Secondly, since the operational and executive environment of foreign policy is much broader than the environment in which decisions are made, it is quite natural if part of the foreign policy goals are aborted and not realized in international operational arena. I mean it would be suitable for us when designing our strategies to give priority to looking at Asia again. In practice, we may not achieve all our goals, but “treading the correct path” is better than “walking correctly.” It seems that Iran and Russia share viewpoints on the strategy of looking to the East.
Thirdly, convergence between Iran and Asian countries within framework of such treaties and organizations as the Shanghai Cooperation Organization (SCO), the Economic Cooperation Organization (ECO), and the Collective Security Treaty Organization (CSTO) is indicative of the fact that this is a win-win game. However, the only point that remains to be made clear is whether Iran’s accession to the Shanghai Cooperation Organization will boost the Islamic Republic's security status? The answer is that without a doubt any kind of cooperative activity with independent countries will put Iran in a better position. However, Iran's security concerns are fewer than those points that are covered by SCO. Apart from the threat of Islamist extremism, examples of which include Daesh in Afghanistan, Taliban, al-Qaeda and the activities of such organizations as Hizb ut-Tahrir (Freedom Party) in Central Asia, which SCO can play a role in controlling or restricting them, Iran's major concerns are about other regions. The future outlook of Iraq, the issue of the civil war and possible disintegration of this country, presence of foreign forces, especially the high number as well as sophisticated military and communication equipment used by Americans in the Persian Gulf and all Arab countries that neighbor Iran, intensification of differences between Shias and Sunnis, and mounting pressure on the oil producing countries to increase production and reduce oil prices are all of a different sort and target Iran in other regions where SCO would not be possibly of much help to Iran. Russia, however, can share some of these concerns with Iran.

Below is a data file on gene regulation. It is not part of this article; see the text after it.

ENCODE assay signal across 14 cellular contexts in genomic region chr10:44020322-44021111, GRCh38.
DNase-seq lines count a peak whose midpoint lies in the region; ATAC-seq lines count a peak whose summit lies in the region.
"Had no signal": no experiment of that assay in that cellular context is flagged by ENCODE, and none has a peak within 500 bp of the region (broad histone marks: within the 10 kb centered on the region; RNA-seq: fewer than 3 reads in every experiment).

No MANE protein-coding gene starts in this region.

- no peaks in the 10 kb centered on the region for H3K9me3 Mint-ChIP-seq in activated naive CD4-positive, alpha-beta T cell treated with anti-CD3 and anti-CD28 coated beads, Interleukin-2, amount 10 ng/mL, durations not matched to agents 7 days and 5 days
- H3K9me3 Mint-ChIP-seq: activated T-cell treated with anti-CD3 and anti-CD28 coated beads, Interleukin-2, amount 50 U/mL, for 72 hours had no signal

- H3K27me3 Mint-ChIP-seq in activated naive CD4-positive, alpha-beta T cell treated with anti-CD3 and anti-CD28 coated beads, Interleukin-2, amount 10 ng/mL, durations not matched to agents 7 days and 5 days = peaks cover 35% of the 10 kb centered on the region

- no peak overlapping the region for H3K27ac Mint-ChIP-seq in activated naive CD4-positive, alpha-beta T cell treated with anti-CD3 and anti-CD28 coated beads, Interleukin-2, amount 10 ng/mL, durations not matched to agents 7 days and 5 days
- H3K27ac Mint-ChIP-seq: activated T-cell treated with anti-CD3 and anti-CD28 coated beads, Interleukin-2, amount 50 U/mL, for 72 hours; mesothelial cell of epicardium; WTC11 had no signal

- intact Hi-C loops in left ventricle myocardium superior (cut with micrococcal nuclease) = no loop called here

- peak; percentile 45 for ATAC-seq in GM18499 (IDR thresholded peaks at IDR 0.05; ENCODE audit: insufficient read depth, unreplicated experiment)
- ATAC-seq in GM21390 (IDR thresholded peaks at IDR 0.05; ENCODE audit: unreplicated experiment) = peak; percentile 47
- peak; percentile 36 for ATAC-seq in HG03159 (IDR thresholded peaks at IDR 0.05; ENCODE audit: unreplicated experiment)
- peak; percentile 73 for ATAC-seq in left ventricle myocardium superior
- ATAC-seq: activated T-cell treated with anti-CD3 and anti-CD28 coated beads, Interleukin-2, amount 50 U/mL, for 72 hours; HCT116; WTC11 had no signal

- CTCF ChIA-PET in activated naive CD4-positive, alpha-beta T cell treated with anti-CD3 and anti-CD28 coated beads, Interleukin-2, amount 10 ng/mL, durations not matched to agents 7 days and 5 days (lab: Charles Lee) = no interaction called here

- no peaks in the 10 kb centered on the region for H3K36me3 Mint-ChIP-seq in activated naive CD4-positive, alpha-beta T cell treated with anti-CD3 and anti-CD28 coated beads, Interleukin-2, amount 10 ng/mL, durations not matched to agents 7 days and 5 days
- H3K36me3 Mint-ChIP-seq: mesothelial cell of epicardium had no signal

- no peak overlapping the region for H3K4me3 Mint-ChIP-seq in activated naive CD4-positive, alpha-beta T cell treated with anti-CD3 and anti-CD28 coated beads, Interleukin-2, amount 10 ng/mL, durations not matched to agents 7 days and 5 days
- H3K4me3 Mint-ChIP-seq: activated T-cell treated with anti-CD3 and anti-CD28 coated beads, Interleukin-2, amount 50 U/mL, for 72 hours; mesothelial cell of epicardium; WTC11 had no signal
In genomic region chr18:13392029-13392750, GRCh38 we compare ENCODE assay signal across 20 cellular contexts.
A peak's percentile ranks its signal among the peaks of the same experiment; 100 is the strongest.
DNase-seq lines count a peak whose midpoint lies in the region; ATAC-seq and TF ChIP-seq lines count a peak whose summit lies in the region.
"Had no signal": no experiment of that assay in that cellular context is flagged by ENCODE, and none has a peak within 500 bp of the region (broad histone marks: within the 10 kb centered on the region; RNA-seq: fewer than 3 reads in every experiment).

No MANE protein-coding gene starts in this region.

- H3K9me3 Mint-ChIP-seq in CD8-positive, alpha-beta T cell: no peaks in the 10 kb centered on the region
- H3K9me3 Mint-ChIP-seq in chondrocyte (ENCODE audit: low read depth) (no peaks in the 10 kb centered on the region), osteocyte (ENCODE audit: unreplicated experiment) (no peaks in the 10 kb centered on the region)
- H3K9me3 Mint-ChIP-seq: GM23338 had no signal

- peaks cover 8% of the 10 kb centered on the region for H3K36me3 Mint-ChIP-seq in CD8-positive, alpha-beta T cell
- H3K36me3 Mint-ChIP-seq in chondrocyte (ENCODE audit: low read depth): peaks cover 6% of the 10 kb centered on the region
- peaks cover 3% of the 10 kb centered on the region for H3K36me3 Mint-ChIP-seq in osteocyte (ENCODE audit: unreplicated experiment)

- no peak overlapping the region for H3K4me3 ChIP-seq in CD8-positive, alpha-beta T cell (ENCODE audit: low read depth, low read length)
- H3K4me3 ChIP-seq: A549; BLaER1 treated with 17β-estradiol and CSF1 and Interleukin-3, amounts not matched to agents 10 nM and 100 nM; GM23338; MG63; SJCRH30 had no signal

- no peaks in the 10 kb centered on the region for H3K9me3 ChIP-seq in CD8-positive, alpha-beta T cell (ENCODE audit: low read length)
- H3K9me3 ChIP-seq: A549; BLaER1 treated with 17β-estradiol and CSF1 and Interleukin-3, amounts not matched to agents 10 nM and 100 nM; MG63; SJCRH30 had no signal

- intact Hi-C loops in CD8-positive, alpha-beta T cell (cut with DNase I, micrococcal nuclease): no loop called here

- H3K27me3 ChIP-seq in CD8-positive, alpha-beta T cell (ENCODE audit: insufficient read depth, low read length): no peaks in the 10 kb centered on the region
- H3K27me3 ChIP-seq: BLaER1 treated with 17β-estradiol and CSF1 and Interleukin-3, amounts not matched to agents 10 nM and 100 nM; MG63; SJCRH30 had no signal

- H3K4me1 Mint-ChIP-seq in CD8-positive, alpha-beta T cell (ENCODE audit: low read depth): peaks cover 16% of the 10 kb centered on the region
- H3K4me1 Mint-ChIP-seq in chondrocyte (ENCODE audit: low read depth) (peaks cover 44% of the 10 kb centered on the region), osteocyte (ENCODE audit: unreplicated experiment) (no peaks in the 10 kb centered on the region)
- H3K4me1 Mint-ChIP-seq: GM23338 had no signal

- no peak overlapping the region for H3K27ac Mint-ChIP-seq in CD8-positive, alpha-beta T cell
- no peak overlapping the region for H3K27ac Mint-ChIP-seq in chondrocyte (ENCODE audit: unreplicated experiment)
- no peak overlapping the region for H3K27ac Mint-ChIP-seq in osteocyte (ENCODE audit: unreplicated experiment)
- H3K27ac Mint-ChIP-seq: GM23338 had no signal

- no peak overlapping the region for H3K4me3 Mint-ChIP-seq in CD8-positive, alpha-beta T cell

Fourthly, let’s not forget that countries are not permanent friends or permanent enemies for one another, but they only have permanent interests. At the same time, it must be noted that in financial terms, Russia is in need of West’s investment. In terms of technology, although Russia has made advances in certain fields, generally speaking, it is not a country that would be able to meet all technological needs of Iran. It seems that when Russian technological parks and concerns open their doors to Iranian universities, research centers, and knowledge-based companies, it will be a great opportunity for Iranian researchers and scientists to gain new experiences.
Fifthly, when it comes to the Caspian Sea, I think it is better for Iran to continue insisting on common use of this sea. In addition to environmental, fishing and transportation advantages of this kind of legal regime, and the role it plays in facilitating the use of the seabed, it will also make it possible for Iran and Russia to be neighbors as they were in the past; in the past, they were neighbors through land and sea borders and now through the waters of the Caspian Sea.